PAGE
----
I have a huge soft spot for Anna. She’s incredibly brave, clever, optimistic, curious, determined… and she’s also the little sister. Though three years pass for both sisters, there is a much bigger difference between 18 and 21 than there is between 21 and 24. Afterall, in the first movie, Anna is still a teenager! She had more growing up to do between the movies than Elsa. And so, knowing Anna’s ultimate role at the end of Frozen II, I thought it was important to show the steps Anna took to prepare for her destiny. (Elsa’s not the only one with a greater purpose!) Forest of Shadows begins with Anna thinking of herself as a follower, but by the end of the book, she’s proven to the reader and to herself that she actually has all the qualities of a great leader.
The story is also very much an exploration of Anna’s and Elsa’s relationship particularly from Anna’s perspective. In Frozen, we are introduced to key dynamics between the sisters in the Do You Want to Build A Snowman? sequence. Forest of Shadows digs deeper into the same sentiments we see played out in the song: Elsa’s preoccupation, or that she is too busy for Anna, and Anna waiting – for Elsa, for acknowledgement and, more broadly, for the sense that she is an asset to Arendelle. Tell us about the writing and brainstorming process that went into developing these dynamics for Forest of Shadows.
I was really lucky to have a lot of guidance from the filmmakers, who spent years thinking about the emotional psyche of the sisters. Certain deleted scenes and character traits were shared with me when I first start brainstorming Forest of Shadows, including how much the sisters’ childhood affected their adult perception of the world. Though they had their reasons, every member of Anna’s family kept a huge, important secret from her, which ultimately impacted Anna’s view of herself. And then there is Elsa, who has spent a huge chunk of her life taking on burdens way too big for just one person and who never really had the opportunity to learn how to communicate openly. It’s as King Agnarr said, “The past has a way of returning.” And the sisters’ traumatic pasts are constantly with them. And so I grabbed onto that theme and married it with another big Frozen theme: Myth. And that—without giving too much away!—forms the core of Forest of Shadows.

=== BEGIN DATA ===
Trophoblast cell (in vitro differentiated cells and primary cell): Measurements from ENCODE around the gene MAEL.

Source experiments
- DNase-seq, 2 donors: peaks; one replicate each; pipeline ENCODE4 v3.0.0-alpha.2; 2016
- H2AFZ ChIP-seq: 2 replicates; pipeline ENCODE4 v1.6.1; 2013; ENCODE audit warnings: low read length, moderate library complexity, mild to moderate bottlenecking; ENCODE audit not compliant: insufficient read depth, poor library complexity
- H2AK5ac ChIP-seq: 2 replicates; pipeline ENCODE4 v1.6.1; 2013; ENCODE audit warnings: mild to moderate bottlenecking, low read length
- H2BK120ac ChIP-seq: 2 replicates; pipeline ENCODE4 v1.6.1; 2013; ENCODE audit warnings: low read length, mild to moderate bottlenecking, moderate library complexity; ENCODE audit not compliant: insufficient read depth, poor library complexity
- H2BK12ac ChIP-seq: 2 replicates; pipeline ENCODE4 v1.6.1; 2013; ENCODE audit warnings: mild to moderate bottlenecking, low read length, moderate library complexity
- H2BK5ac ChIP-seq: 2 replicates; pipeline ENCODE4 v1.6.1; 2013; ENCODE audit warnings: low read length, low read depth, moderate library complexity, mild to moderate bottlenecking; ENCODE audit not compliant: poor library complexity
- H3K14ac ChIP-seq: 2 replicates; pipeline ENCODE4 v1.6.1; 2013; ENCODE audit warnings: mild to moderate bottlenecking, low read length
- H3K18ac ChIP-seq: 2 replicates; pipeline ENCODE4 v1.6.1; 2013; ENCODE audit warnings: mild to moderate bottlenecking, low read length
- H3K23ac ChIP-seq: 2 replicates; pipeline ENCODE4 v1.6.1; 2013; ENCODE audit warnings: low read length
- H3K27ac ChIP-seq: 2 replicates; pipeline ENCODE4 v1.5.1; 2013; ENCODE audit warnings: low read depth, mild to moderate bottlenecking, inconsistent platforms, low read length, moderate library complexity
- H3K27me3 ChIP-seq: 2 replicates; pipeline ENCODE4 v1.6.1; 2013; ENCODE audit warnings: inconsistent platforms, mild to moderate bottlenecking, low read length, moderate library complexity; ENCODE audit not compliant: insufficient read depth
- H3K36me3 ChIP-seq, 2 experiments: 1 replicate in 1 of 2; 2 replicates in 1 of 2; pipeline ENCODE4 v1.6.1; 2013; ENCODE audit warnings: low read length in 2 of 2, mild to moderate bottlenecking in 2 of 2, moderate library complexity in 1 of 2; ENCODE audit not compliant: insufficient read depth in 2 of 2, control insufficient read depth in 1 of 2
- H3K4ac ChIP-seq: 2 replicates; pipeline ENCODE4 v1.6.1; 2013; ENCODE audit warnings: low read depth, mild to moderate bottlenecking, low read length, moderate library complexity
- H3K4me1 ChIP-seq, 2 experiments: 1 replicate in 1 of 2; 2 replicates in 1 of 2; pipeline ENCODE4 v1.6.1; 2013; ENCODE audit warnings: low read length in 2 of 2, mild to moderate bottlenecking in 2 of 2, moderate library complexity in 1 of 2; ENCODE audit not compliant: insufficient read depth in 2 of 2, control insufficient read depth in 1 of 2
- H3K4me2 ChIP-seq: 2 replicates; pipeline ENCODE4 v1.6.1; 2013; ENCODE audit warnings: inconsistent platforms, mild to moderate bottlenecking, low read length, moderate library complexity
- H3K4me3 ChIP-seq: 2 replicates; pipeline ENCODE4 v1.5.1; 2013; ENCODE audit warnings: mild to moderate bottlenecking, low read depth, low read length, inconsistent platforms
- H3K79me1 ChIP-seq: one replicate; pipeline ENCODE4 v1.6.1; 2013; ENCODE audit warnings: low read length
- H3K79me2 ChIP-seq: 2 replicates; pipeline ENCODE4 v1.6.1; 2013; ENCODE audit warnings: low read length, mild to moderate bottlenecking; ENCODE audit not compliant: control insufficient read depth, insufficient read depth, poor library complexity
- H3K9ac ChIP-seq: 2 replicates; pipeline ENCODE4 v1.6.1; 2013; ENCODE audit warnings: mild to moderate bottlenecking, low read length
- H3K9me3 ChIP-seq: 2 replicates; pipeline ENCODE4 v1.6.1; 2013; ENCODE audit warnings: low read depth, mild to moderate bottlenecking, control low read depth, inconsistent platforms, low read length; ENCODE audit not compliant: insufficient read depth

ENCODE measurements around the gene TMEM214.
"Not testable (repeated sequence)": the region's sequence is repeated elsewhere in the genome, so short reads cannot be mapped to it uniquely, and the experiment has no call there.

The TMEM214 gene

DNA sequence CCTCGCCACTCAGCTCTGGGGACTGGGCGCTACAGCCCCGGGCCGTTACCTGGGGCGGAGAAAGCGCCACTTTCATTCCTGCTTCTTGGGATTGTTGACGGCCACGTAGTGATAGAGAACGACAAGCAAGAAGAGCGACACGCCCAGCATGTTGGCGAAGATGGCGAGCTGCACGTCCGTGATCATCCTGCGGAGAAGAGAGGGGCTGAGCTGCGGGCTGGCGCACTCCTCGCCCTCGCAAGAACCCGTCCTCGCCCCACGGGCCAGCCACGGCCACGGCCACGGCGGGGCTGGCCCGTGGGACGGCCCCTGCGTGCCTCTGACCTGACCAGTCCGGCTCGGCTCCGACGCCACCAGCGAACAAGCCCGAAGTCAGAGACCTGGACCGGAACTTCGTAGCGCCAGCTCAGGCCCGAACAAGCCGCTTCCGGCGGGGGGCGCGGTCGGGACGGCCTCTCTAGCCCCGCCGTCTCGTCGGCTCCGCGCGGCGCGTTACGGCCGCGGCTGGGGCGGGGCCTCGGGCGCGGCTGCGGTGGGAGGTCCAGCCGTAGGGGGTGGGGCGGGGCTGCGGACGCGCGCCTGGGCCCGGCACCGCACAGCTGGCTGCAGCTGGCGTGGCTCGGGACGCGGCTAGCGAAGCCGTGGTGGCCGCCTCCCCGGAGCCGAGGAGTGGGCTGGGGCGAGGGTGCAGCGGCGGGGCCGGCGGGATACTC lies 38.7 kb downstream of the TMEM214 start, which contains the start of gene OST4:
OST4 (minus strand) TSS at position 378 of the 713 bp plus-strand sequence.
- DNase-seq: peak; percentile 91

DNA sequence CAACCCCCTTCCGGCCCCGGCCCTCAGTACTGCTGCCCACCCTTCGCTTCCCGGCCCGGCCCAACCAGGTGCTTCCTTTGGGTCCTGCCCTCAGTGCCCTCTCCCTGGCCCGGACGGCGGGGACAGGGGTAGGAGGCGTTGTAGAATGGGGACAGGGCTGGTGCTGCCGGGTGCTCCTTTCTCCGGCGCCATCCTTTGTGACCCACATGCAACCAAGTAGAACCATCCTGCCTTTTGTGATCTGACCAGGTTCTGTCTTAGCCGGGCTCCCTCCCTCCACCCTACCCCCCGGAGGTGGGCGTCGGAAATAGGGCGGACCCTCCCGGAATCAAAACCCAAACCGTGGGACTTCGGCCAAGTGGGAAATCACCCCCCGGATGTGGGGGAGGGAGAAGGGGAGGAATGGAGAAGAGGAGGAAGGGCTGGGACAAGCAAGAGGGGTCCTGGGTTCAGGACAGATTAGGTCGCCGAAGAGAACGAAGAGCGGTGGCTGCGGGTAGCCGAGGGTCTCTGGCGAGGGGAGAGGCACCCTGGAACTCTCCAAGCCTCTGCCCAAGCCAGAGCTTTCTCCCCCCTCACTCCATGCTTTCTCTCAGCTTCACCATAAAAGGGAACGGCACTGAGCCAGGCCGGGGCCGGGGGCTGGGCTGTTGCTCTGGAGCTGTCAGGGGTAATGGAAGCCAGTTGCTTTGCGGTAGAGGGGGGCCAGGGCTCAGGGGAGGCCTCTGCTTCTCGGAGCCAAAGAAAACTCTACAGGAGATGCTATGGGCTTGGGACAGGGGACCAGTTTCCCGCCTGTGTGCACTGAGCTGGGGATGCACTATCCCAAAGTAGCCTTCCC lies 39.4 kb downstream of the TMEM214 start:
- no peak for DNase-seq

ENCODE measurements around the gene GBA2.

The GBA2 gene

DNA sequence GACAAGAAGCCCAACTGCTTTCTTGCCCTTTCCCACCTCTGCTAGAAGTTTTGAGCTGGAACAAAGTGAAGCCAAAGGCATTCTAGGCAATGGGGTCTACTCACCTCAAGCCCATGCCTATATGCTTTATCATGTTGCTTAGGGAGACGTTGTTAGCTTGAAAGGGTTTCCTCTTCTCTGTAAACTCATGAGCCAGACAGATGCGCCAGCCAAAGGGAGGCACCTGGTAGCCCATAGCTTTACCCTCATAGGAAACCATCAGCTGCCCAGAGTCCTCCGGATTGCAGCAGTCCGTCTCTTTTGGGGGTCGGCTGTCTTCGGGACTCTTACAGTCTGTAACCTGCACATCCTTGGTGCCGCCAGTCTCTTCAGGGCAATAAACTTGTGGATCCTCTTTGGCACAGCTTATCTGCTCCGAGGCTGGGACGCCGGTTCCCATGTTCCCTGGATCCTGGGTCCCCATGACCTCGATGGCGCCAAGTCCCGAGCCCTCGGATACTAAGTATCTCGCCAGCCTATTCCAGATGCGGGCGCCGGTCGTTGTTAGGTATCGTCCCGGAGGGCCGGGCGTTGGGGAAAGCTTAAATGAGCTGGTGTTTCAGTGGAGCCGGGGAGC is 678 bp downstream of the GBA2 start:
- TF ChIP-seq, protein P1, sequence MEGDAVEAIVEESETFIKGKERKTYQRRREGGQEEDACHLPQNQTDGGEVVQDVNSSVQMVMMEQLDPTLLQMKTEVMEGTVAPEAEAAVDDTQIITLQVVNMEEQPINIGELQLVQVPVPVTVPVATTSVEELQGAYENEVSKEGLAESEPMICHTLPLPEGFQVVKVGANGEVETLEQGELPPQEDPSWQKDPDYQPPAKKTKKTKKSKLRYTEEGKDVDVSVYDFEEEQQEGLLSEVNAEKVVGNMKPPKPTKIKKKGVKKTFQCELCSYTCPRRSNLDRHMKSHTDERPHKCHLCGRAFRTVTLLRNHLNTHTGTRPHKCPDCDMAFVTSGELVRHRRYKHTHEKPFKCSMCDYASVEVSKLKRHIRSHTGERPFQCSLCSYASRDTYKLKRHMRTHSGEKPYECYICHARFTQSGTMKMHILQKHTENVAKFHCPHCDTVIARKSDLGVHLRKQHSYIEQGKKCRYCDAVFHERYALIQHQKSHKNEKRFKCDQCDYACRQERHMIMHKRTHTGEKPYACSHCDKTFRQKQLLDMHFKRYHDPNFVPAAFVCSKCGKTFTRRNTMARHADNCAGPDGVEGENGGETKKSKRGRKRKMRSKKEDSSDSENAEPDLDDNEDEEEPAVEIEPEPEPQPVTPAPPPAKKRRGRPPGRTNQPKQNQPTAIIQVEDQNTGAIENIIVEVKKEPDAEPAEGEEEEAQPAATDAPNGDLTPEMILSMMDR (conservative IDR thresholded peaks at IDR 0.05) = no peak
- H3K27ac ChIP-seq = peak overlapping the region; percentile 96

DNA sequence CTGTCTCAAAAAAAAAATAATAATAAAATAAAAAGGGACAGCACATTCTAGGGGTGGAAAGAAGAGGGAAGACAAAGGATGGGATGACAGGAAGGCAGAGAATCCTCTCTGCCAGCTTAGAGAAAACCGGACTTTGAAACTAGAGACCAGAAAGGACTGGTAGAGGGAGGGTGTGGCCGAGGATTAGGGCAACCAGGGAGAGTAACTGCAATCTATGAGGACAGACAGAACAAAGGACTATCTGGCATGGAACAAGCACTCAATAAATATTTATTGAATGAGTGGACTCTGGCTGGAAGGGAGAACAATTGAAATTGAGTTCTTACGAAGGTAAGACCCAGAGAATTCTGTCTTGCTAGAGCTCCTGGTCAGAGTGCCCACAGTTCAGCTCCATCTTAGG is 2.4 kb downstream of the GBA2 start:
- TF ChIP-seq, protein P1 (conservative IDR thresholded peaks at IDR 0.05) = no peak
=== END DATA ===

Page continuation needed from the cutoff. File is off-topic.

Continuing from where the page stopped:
In fact, this is why Forest of Shadows is called a bridge between the movies— because it takes a major theme of Frozen (“Fear”) and then introduces the major themes of Frozen II (“Seeking answers” and “Myths.”)
Despite Anna constantly vying for Elsa’s approval, Anna proves that she is resourceful and self-sufficient (despite being a little clumsy, like we all can be at the best of times). “Anna was her own source of light in a castle of darkness.” We love this line. Was it difficult balancing these aspects of Anna’s personality in order to drive the story forward or did it just sort of happen as the events of the story unfolded?
I love that line, too! As for balancing Anna’s personality with the story, it wasn’t difficult because the events of the story could have only happened because of Anna’s personality. If she wasn’t so resourceful and self-sufficient, she never would have tried the spell in her mother’s book and called the wolf into Arendelle. Personality affects a character’s choice, and a choice affects the story’s outcome. I tried to make sure that every twist and turn in the story only happened because of a choice Anna (or Elsa or any of the other characters) made. Or at least, that was my goal!
Speaking of potential difficulties, how do you ensure that the characters’ personalities are consistent with those we know from the films? You did such a perfect job with all the characters, but especially Olaf. His one liners and trinkets of information were spot on! We practically heard them in Josh Gad’s voice!
Interview continues on page 2